Dear Santa

xmas-tree    Dear Santa,

It was my sister’s fault. Well, she didn’t light the fire. I did that, but there’s no doubt she caused the damage, and she could have stopped it if she hadn’t been running so fast. She’s selfish like that.

The fire wasn’t that big. It charred the front leg of Mommy’s favorite chair. I sat in it, so I know it’s okay. It does smell odd. Mommy says a skunk peed on it. I didn’t see a skunk, so I think she was wrong. Nobody’s noticed the scorched leg on Daddy’s chair. It always smells funny according to Mommy.

This all started in Mrs. Gold’s third-grade class. She showed us how to make candles and told us to make one to celebrate the holidays. Bobbie Schultz said our teacher was Jewish and didn’t like Christmas. I don’t know why she doesn’t like Christmas. For that matter, I don’t know what Jewish is, but Bobbie is smart. He knows the time’s tables all the way to thirteen.

Most kids made candles that looked like Rudolph, Frosty, or an angel. Two kids made pitchforks. They called them mininoras, I think. Zachery made a Navytea scene. It had little farm animals in a circle around a butterfly larva. I asked Zachery if it was a Monarch. He said it was a Baby Jesus. I’d never heard of that kind of butterfly. They probably come from Utah like Zachery.

I think I upset Mrs. Gold. I didn’t mean to. Honest, I didn’t. I made a devil. Mommy wouldn’t let me be a devil for Halloween–I had to wear Sara’s old Princess Jasmine costume. My devil was really cool, Santa. It had goat legs, the body of a man and the head of a bull. The bull horns had wicks in them. It was all red like you are, but not so round. Daddy says it’s not nice to call people fat. I hope round is okay. Anyway, it was sooooo cool. It didn’t stand up very well, so I glued on Popsicle sticks–they looked like snow skis.

Mommy and Daddy went shopping after dinner last night and left Sara and me to protect the house. I put the last ornaments on the Christmas tree, which sat between Mommy and Daddy’s chairs in front of the fireplace. We don’t use the fireplace because it’s anyfishunt. But, we still have a log lighter. I know, because I saw Daddy point it at Mommy like a gun. He said, ‘I’m going to light your fire woman.’ I wonder if I was adopted, sometimes.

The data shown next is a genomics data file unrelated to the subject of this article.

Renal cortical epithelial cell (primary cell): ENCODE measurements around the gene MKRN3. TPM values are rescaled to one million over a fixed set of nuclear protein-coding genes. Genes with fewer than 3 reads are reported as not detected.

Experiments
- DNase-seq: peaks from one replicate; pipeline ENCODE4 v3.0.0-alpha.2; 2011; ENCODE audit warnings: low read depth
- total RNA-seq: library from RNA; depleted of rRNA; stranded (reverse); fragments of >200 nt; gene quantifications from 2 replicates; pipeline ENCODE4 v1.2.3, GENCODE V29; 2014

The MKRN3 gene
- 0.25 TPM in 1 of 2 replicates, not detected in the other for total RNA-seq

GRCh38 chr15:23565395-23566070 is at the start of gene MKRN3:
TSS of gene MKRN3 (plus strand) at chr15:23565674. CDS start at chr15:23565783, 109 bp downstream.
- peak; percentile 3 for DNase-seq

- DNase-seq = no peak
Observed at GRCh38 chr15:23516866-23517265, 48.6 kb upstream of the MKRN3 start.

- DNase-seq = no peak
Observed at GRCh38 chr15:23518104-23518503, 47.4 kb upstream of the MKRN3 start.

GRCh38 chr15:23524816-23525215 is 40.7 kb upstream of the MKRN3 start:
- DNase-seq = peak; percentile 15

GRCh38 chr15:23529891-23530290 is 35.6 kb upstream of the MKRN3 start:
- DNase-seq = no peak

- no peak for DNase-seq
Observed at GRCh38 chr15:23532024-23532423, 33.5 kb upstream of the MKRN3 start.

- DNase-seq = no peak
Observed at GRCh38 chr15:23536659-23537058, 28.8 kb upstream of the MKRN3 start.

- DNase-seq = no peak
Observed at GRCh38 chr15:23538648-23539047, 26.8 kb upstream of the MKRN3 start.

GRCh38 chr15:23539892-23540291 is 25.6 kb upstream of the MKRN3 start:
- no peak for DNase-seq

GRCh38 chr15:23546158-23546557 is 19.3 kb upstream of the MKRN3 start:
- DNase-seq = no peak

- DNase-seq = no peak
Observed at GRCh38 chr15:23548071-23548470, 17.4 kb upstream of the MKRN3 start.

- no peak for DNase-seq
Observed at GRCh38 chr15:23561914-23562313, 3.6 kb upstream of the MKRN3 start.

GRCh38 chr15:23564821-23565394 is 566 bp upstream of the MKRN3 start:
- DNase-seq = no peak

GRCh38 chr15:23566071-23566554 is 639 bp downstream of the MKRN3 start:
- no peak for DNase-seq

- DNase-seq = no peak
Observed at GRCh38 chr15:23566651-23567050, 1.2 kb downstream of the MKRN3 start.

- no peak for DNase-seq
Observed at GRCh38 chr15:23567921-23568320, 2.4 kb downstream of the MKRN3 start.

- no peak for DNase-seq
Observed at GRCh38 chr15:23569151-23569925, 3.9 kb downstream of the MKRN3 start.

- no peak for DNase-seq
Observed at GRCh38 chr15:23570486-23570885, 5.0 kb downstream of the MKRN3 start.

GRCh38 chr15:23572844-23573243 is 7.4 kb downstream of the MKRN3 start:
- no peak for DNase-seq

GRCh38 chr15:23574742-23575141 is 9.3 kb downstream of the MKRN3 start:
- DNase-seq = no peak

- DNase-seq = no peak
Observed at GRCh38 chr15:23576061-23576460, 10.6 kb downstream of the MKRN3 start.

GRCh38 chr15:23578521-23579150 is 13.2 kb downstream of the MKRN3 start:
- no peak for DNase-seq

Mommy and Daddy would be home soon, and I wanted to surprise them with my devil. I stood on Mommy’s chair to put the devil on the mantle. It looked great next to Grandma’s antique quilt on the wall.

“Sara where is the log lighter?”

She continued texting and mumbled, “On the hearth by Dad’s chair.”

“Thank you,” I said, but she ignored me, like always.

I had to stand on the armrest to reach the devil horns. The first one lit easily. I stretched to reach the second horn. The wick had started to flicker when Sara screamed, “What are you doing?”

I yelped and lost my balance. My hand caught the devil’s skis, and we both fell into the Christmas tree which fell on Sara. She squealed and ran like the wind. I landed on my back and stood up. The devil ignited the tree skirt which exploded in flames that died down quickly after I threw Mommy’s poinsettia plant on it. The ceiling sprinklers helped, too.

I hope you take it easy on Sara. I know this horrible incident was her fault, but she tries hard to be good. Sometimes things just don’t work out for her.

By the way, I’d like a Lego Super Hero High School for Christmas.

Yours most sincerely truly,

Elsie Montgomery, age 7 and 3/4ths.


(c) 2016 David P. Cantrell

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Creativity is Strange

DiceI’ve been working on a light-hearted young adult fantasy set in a medieval secular world. I’ve chosen to keep magic at bay, but I hint at mental relationships between a young man and his dog, Felmer, that might be magical. There are strange creatures, crowen, donkmarrs, and bruincats plus less odd sheeple and katle–it’s a fantasy.  I’ve been plugging away at writing the short story for several weeks now.

I started with the goal of five thousand words. That goal died a quick death–you need not worry–it didn’t suffer long. In the meantime, the story has evolved to be less about a young man reaching manhood and a young woman finding the importance of integrity in her beau and more about the value of a trusted friend. A friend that cares nothing for accolades, but wants to be treated with respect and fed regularly.

For a few days, I’ve been stumped on the next chapter (14). My rough goal is one thousand to twelve hundred words per chapter. My team of seekers has reached an interim stop point at Road’s End, and I started the chapter with the idea of describing the scene and explaining what crowens are.  A few hundred words in my mind. How do I complete the chapter I asked myself over and over again. Then Felmer demands attention and a few hours later I’m 780 words into the chapter and haven’t dealt with the crowen or set up the next challenge.

I love writing, but I don’t understand it at all.


(c) 2016 by David P. Cantrell